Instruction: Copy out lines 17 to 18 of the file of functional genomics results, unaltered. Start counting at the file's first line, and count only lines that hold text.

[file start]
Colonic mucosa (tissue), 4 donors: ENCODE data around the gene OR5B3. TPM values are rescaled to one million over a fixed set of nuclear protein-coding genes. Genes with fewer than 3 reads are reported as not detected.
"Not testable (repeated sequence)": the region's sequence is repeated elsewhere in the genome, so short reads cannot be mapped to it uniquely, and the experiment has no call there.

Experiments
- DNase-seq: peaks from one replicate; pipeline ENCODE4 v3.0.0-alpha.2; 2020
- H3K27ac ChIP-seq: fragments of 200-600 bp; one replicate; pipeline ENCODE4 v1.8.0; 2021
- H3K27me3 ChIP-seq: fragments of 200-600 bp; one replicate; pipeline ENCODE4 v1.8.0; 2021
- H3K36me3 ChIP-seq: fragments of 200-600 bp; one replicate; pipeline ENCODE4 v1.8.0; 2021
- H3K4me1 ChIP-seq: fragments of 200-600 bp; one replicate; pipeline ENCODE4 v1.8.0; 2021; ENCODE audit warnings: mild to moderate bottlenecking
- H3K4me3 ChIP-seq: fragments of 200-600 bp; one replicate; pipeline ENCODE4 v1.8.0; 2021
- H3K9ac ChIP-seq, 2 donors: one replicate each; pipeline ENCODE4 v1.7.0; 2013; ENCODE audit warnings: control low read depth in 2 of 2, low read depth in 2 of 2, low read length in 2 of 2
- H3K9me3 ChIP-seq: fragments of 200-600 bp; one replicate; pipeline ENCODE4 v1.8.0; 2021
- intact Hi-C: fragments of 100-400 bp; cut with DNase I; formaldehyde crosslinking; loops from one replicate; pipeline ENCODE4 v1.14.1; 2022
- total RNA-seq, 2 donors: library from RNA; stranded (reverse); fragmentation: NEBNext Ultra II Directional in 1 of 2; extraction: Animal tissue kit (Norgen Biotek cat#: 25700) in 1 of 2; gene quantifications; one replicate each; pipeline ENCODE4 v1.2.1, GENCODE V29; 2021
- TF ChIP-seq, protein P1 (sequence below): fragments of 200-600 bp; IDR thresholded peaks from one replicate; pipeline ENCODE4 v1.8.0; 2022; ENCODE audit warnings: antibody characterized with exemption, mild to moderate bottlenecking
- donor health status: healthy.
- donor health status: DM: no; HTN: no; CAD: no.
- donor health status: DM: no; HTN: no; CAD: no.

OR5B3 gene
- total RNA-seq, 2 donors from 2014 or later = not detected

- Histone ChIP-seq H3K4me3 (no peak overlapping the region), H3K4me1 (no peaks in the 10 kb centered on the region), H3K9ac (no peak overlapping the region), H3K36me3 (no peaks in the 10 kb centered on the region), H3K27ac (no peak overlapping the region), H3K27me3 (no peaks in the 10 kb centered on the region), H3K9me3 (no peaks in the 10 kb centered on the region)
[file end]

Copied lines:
- donor health status: DM: no; HTN: no; CAD: no.

OR5B3 gene